You kind of have to go into this with neutral expectations, sit and just kind of take it all in. I didn't know much about it and went into it not expecting to see any familiar characters, other than the digital recreation of Grand Moff Tarkin (Peter Cushing - who died in 1994). I will admit at first glance when he appeared on screen that he didn't quite look 100% authentic and some of the digital elements bled through. But in the following scenes he sort of blended in. The idea of a standalone film is interesting because it completely abandons the familiarity of the characters that are buried in the zeitgeist. The Force Awakens was able to deliver a dose of nostalgia. But Rogue One isn't set on providing a dosage of nostalgia. But there are certain elements for sure that bring you back to the Star Wars universe and make you feel at home. Walks through trade districts, where you see all walks of (alien) life - as Jyn (Felicity Jones) bumps into a strange figure who immediately snarls "watch where you're going". Reminiscent of the Mos Eisley Cantina in New Hope. One of the features of the Star Wars movies is how absorbing the world can be. Rogue One created this same feeling.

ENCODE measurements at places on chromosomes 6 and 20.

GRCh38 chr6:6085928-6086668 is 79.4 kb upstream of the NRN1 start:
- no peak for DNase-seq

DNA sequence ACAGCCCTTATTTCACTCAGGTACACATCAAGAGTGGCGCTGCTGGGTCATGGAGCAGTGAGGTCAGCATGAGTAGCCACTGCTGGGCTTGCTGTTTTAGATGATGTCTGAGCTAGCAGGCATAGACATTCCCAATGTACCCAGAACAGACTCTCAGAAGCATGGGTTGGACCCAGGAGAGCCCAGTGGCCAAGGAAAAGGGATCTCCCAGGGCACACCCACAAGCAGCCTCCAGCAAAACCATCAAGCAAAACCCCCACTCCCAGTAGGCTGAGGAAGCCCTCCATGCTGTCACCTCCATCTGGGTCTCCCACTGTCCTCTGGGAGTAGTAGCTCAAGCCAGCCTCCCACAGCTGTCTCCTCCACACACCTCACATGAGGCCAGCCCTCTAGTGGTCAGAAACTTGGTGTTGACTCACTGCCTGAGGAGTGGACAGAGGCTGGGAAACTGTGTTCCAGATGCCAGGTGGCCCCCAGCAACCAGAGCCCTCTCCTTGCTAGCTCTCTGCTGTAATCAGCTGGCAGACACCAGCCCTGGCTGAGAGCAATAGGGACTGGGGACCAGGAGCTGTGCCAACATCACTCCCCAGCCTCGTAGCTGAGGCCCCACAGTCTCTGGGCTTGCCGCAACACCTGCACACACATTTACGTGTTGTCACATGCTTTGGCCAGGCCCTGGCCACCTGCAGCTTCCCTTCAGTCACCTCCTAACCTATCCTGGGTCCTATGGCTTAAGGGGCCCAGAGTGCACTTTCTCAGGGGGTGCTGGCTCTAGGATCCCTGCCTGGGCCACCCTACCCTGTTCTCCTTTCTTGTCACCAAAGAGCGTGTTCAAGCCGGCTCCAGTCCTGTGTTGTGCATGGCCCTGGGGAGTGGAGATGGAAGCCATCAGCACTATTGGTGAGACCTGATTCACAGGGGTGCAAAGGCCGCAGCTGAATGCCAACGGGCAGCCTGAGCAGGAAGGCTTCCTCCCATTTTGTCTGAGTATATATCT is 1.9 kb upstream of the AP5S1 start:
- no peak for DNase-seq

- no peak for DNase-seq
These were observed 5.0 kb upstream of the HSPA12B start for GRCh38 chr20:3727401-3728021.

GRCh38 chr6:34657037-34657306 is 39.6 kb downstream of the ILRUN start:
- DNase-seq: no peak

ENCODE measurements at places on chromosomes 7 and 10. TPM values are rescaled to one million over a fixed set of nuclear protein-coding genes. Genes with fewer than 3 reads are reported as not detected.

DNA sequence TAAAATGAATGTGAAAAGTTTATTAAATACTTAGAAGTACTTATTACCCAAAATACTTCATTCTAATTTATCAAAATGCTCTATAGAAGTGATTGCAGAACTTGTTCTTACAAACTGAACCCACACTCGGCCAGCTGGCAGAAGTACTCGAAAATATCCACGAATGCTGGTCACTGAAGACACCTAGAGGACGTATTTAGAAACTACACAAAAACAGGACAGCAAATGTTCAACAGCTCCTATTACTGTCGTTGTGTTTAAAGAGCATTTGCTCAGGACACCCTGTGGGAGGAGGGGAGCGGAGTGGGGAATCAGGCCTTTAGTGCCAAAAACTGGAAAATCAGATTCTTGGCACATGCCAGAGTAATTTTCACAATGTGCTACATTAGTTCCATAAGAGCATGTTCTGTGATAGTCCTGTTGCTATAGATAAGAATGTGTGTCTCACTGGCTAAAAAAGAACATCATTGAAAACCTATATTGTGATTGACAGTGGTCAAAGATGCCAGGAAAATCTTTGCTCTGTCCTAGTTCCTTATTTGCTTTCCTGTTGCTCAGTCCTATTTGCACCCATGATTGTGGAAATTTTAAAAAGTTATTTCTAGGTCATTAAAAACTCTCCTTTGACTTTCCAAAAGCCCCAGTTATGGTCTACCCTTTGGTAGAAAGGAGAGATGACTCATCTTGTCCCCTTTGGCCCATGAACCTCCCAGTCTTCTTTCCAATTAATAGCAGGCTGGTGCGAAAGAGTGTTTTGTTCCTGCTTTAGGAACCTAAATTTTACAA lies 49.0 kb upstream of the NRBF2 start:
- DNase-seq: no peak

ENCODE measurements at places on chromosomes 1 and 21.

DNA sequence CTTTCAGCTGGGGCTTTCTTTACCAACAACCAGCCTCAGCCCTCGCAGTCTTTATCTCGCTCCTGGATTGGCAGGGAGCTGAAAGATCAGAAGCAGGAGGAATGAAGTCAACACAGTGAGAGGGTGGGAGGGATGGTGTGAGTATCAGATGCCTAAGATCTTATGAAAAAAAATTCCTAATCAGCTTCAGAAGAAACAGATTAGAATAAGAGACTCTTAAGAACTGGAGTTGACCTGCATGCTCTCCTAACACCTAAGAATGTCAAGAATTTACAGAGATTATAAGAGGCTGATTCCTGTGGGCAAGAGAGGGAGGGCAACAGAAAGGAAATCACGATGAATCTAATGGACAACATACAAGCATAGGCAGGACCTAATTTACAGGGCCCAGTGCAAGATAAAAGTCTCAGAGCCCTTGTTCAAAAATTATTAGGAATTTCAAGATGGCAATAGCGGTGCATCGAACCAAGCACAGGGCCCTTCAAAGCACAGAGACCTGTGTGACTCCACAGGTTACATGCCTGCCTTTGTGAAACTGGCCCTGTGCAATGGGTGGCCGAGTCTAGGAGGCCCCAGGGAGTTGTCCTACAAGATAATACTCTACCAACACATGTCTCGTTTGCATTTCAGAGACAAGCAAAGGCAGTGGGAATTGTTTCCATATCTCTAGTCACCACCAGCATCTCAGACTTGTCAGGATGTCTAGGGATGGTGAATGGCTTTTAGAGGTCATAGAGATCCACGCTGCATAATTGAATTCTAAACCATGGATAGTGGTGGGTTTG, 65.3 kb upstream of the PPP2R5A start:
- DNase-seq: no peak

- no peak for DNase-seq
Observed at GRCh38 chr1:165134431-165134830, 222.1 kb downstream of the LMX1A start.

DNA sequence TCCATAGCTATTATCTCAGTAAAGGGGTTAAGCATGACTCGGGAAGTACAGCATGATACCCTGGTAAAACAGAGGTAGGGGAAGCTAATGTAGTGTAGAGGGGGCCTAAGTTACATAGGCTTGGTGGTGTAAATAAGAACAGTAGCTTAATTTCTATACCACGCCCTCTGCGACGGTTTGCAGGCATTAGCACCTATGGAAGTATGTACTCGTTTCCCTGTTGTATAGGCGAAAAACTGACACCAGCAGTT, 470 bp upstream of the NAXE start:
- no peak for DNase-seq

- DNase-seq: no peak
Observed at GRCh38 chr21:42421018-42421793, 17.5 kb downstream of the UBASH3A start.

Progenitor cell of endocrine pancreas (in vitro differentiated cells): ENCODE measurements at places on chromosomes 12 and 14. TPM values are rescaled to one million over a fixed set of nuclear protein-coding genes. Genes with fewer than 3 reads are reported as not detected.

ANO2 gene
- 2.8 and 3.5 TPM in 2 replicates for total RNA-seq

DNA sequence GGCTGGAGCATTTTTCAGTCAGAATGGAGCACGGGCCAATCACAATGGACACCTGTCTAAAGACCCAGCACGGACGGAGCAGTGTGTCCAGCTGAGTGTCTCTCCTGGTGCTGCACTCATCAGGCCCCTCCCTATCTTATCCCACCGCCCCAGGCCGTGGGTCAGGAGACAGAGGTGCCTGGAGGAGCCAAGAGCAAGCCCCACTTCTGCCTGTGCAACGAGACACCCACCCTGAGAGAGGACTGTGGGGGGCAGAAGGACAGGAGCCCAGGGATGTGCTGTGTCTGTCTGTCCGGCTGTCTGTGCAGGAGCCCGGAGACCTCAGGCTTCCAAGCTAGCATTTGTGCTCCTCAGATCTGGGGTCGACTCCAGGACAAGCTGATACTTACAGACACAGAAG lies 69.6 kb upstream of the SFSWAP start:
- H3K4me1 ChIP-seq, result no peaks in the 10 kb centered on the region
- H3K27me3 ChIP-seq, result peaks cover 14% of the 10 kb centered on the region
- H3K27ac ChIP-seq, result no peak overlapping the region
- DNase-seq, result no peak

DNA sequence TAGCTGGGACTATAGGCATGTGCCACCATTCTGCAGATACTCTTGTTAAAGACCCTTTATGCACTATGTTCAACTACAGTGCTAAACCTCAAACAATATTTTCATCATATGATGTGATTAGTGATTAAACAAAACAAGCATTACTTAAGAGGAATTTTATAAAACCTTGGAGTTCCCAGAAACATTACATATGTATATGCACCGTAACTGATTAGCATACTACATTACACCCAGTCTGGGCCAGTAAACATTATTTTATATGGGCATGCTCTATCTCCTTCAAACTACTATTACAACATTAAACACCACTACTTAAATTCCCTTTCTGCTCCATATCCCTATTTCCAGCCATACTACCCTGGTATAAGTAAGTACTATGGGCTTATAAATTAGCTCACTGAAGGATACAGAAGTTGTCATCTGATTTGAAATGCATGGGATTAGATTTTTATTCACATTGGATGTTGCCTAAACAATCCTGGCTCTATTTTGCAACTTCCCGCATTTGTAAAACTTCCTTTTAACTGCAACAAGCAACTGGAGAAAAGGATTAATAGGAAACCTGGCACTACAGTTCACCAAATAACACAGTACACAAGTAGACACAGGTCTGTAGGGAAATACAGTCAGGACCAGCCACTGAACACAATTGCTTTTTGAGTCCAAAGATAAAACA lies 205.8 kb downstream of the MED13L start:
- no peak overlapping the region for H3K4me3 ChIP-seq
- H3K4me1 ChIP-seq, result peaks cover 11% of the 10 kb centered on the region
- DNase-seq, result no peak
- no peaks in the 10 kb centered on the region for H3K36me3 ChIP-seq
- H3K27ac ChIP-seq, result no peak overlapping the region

Rogue One for the most part fits into the Hero's Journey structure with some deviation. But it's visually stunning, sounds great, compelling, and completely engaging. If I were to criticize anything, its that once the plot is set up, you can kind of predict the direction things are heading and the pace it takes to get there starts to slow down in the second act. But ultimately it's another Star Wars installment that goes down easy and feels ripe for a rewatch.

March 31, 2017